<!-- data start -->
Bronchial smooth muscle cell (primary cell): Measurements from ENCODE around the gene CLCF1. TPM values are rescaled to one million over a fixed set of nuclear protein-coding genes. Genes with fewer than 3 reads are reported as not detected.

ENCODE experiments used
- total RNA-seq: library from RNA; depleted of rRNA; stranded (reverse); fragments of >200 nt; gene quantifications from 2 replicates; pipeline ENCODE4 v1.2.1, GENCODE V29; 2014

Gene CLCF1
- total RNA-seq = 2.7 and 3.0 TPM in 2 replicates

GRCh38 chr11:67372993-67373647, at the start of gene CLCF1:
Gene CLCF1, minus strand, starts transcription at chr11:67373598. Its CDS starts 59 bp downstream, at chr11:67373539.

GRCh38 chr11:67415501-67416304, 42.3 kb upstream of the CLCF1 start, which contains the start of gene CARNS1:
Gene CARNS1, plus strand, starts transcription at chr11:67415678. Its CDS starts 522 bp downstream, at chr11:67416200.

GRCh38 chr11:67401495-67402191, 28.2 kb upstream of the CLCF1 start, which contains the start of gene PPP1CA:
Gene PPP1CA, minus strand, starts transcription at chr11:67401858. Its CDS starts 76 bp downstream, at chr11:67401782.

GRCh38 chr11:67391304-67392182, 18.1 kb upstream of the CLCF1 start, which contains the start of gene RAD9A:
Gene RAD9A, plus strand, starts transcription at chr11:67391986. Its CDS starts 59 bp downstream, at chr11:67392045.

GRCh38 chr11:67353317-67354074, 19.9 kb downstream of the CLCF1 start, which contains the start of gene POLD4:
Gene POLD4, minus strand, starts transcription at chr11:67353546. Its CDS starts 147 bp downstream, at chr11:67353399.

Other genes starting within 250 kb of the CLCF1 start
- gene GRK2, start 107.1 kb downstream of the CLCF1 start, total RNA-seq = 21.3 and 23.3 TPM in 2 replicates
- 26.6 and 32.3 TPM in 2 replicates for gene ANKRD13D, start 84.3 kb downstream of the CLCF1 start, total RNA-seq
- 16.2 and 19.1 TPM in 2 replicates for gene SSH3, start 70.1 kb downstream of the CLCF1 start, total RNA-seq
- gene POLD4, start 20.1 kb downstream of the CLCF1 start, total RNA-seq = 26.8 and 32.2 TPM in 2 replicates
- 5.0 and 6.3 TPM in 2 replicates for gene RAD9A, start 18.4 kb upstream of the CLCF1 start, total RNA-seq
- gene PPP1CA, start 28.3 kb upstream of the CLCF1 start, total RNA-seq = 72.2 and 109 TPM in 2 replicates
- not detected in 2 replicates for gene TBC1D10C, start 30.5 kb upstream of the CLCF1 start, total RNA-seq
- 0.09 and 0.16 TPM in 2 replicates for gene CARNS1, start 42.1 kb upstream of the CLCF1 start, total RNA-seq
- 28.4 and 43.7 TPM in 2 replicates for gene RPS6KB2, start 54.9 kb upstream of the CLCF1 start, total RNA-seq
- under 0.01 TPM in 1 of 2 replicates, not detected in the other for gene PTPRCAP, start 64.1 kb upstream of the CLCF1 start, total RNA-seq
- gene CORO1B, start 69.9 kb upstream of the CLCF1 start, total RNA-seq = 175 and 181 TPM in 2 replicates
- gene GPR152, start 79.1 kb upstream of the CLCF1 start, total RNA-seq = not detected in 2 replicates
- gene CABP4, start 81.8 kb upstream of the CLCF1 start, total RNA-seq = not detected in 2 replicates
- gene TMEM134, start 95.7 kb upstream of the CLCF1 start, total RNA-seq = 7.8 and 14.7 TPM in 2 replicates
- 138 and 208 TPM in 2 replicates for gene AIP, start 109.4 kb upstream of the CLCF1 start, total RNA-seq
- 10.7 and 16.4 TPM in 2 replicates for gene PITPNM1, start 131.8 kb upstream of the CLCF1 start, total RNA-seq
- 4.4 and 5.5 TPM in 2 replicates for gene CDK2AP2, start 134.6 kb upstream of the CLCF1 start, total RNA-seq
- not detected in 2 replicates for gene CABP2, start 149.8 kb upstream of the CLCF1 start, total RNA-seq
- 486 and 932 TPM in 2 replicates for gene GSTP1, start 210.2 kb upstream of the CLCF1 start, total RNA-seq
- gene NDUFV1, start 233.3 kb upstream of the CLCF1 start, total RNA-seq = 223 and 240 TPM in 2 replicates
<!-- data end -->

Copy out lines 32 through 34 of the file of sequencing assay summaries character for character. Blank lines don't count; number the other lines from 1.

- 10.7 and 16.4 TPM in 2 replicates for gene PITPNM1, start 131.8 kb upstream of the CLCF1 start, total RNA-seq
- 4.4 and 5.5 TPM in 2 replicates for gene CDK2AP2, start 134.6 kb upstream of the CLCF1 start, total RNA-seq
- not detected in 2 replicates for gene CABP2, start 149.8 kb upstream of the CLCF1 start, total RNA-seq